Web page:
A natural pairing. Why has it been done so rarely?

BARTÓK: Concerto for Orchestra; Piano Concerto No. 3 – Javier Perianes, piano / Munich Philharmonic / Pablo Heras-Casado – Harmonia mundi HMM 9002262, 62:11 (2/2/18) [Distr. by Harmonia mundi] ****:

These two works from Bartók’s years of self-imposed exile in America represent a gentler, kinder Bartók, certainly, than the brutal modernism of his first two piano concerti of 1926 and 1931. Perhaps it was the influence of the franker, more conservative American music fancier or of the American music he heard from the likes of Copland and Roy Harris that gave Bartók permission to chill out a bit once he arrived on North American shores. But there’s more than that: both works share a new seeming sense of optimism, a celebration of what Carl Nielsen called “the life force.” That same optimism informs Bartók’s final, though incomplete, Viola Concerto, with its whirling dervish of a finale.

In the Piano Concerto No. 3, Bartók exchanged gnarly chromaticism and percussive keyboard writing for a new diatonic lyricism, though of course a lyricism on his own terms. (The sound musical architecture, however, is not new: even the hard-as-nails First Concertofollowed the tenets of sonata-allegro form.) One explanation for the difference in character between the earlier and later concertos is that while Bartók wrote the first two as vehicles for his own pianism, the Thirdwas a kind of insurance policy for his second wife, Ditta Pásztory, who apparently wasn’t quite the powerhouse virtuoso that he was. As it turned out, Bartók died before completing the work; the composer’s friend and apprentice Tibor Serly wrote the last seventeen bars of the concerto following instructions left by Bartók, just as he would later complete Bartók’s sketches for the Viola Concerto. And though she finally recorded the work years later, at first Ditta was too upset by her husband’s passing to play the concerto. The premiere was instead given by György Sándor and the Philadelphia Orchestra in 1946, five months after Bartók’s death.

The sonata-allegro first movement begins gently, with a beguiling, slightly chromatic melody that Bartók develops in fairly standard fashion. More memorable is the serene second movement marked Adagio religioso, which has caused some consternation among critics since Bartók was a known atheist. The Adagiosurrounds a faster section, a version of Bartók’s patented night music, complete with birdsong and whirring insects.

The last movement is sheer, joyful momentum, a rondo with lyrical interludes, swift toccata-like sections with lots of Bachian counterpoint for the keyboard, and bits in which the piano and orchestra chase each other toward a Dionysian duet for timpani and bass drum. The concerto ends with an exuberant upward scale passage in sunny E major.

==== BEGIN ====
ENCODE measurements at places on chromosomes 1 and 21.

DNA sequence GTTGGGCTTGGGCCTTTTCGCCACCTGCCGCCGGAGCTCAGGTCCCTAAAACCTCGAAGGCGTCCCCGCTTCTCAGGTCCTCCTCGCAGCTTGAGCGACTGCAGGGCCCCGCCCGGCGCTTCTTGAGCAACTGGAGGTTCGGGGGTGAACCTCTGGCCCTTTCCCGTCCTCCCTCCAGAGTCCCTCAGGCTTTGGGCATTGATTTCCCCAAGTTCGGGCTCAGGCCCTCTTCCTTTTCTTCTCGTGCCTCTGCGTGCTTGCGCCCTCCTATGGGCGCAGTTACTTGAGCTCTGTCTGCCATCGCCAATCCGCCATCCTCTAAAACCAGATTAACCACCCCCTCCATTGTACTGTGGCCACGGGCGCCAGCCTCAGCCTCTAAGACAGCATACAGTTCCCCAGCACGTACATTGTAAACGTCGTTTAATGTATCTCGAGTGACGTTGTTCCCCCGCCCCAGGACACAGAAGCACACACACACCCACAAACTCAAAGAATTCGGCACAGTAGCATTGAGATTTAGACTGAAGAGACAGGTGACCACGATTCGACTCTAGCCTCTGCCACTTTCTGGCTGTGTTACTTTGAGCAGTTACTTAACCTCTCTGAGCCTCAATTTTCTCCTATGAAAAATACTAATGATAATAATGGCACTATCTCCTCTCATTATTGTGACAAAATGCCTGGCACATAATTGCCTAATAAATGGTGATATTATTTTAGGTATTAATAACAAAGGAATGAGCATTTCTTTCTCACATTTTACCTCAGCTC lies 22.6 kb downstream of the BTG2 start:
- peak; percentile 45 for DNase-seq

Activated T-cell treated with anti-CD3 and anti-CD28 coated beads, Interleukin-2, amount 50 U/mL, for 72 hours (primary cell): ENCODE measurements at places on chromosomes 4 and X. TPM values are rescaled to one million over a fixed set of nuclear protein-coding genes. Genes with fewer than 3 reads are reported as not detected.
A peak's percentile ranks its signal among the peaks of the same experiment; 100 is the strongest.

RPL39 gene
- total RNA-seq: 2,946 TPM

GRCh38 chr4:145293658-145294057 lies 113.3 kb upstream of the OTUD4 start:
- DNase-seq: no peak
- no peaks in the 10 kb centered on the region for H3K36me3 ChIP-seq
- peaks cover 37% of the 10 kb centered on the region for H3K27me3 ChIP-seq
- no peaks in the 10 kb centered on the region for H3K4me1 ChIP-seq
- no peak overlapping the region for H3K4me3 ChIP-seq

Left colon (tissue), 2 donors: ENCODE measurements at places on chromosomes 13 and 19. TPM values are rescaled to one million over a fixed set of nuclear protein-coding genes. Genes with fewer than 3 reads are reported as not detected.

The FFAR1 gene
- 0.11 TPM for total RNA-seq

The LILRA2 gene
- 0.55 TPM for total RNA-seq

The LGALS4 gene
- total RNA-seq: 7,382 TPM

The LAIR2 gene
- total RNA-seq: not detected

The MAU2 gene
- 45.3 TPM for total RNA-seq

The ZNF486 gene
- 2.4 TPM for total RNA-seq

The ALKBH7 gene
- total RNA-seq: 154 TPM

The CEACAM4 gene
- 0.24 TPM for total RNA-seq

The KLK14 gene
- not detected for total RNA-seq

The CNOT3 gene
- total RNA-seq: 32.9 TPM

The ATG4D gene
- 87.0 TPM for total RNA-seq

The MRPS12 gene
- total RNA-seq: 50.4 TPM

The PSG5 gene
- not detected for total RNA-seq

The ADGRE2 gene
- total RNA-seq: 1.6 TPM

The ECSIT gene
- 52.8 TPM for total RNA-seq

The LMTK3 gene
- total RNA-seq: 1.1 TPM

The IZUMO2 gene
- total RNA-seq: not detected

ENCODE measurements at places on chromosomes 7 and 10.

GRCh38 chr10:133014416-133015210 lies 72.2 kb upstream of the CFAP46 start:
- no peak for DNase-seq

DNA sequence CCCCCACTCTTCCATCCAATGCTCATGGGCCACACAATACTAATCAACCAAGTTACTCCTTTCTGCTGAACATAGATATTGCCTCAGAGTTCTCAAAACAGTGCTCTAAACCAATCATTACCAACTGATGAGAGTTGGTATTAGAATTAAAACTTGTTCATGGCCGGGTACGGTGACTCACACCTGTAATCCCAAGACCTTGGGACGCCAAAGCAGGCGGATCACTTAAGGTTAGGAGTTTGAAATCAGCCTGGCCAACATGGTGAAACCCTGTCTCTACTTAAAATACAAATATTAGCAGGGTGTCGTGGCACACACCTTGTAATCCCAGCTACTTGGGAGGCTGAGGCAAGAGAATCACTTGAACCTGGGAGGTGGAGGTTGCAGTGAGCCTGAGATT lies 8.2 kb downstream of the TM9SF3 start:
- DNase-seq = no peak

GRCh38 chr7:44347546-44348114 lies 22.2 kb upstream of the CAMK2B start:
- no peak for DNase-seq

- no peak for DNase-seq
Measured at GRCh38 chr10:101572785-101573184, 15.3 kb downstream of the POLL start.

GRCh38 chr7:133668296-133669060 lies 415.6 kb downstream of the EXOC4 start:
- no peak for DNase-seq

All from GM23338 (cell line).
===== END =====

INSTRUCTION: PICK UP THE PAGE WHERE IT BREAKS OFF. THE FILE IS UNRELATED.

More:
I like the dynamism that Perianes and Hera-Casado inject into this last movement. They bring the folk-dance element to the fore, and they celebrate the quicksilver changes of tone offered by the different musical episodes. That percussion duet has never had more impact than it does in the hands of the Munich drummers, aided by a powerful recording. And the second movement is just as magical as the finale is mercurial. An excellent performance. I was already a fan of Hera-Casado; now I’ll watch for more from Perianes, who, besides specializing in Spanish composers, has recorded a well-praised disc of Schubert.

The Concerto for Orchestra receives an almost equally fine performance, though strangely, Hera-Casado seems to pull his punches a bit in the fugato toward the end of the last movement. This is one of Bartók’s more inspired moments, the usually pedantic fugal writing leavened by what seem to be barnyard sounds in the clucking woodwinds—sort of Bartók meets Haydn. There are other sophisticated jokes as well: The second movement Gioco delle coppie(“Game of the couples”) features a succession of duets for the winds: chortling bassoons, bubbling oboes, tipsily athletic clarinets and then flutes, and finally muted trumpets playing at the interval of the second, sounding like some loopy bugle call. Then there is the deadly serious Intermezzo interroto, whose “interruption” comes in the form of a bowdlerized version of the march theme from Shostakovich’s Leningrad Symphony, which seems to have gotten on Bartók’s nerves when he heard it on the radio in his hospital bed in New York City. Bartók gives Shostakovich’s theme a silly swagger and then derails it with flatulent interjections from a solo trombone and finally crashing cymbals plus a big thwack on the tam-tam. No wonder the work has been an audience pleaser since its debut by the Boston Symphony in 1944.

Conductor Hera-Casado judges the piece well, bringing the right balance of seriousness (the first and third movements are all business) and fun, the Intermezzobeing especially entertaining. So except for that slight letdown in the finale, this is mostly a very fine performance, stem to stern. Again, Harmonia mundi’s impactful engineering is a big plus. Recommended!

—Lee Passarella